Hendon to get at the boy; "by force shall he--"

"If thou do but touch him, thou animated offal, I will spit thee

like a goose!" said Hendon, barring the way and laying his hand

upon his sword hilt. Canty drew back. "Now mark ye," continued

Hendon, "I took this lad under my protection when a mob of such as

thou would have mishandled him, mayhap killed him; dost imagine I

will desert him now to a worser fate?--for whether thou art his

father or no--and sooth to say, I think it is a lie--a decent

swift death were better for such a lad than life in such brute

hands as thine. So go thy ways, and set quick about it, for I

like not much bandying of words, being not over-patient in my nature."

John Canty moved off, muttering threats and curses, and was

swallowed from sight in the crowd. Hendon ascended three flights

of stairs to his room, with his charge, after ordering a meal to

be sent thither. It was a poor apartment, with a shabby bed and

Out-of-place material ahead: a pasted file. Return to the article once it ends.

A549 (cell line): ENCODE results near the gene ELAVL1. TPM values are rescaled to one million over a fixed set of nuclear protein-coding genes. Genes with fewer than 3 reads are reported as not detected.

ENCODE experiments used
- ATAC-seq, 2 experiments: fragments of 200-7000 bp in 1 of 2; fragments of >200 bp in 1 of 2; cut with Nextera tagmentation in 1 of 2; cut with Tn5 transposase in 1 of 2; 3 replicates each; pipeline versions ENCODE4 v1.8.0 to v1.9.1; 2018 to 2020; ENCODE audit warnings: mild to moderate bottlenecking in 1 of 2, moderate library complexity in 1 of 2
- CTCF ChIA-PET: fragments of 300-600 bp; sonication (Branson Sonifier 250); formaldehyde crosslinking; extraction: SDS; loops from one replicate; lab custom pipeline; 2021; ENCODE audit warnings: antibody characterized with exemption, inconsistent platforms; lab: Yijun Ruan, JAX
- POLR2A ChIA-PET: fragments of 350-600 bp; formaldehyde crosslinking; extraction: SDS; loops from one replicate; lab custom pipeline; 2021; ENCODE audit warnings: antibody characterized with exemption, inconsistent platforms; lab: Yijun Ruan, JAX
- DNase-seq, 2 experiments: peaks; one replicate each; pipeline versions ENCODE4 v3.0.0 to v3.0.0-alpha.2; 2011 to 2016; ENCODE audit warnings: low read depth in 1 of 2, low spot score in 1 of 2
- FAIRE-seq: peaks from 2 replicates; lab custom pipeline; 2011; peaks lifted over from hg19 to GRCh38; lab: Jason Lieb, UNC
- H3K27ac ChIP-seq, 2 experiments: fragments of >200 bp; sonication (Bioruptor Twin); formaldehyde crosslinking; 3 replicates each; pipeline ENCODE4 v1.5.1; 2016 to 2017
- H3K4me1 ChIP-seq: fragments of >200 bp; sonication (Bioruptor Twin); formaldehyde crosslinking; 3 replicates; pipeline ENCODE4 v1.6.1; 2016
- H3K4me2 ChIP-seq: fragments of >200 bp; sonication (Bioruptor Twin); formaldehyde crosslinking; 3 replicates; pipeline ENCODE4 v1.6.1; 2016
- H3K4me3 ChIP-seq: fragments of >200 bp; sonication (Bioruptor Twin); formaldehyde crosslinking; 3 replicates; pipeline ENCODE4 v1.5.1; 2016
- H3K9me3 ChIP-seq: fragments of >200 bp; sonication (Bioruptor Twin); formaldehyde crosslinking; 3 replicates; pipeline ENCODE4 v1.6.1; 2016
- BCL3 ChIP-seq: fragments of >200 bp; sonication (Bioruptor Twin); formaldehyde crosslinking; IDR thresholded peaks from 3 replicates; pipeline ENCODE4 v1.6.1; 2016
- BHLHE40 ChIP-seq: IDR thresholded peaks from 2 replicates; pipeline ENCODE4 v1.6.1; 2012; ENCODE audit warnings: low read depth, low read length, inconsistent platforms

some odds and ends of old furniture in it, and was vaguely lighted

by a couple of sickly candles. The little King dragged himself to

the bed and lay down upon it, almost exhausted with hunger and

fatigue. He had been on his feet a good part of a day and a night

(for it was now two or three o'clock in the morning), and had

eaten nothing meantime. He murmured drowsily--

"Prithee call me when the table is spread," and sank into a deep

sleep immediately.

A smile twinkled in Hendon's eye, and he said to himself--

"By the mass, the little beggar takes to one's quarters and usurps

one's bed with as natural and easy a grace as if he owned them--

with never a by-your-leave or so-please-it-you, or anything of the

sort. In his diseased ravings he called himself the Prince of

Wales, and bravely doth he keep up the character. Poor little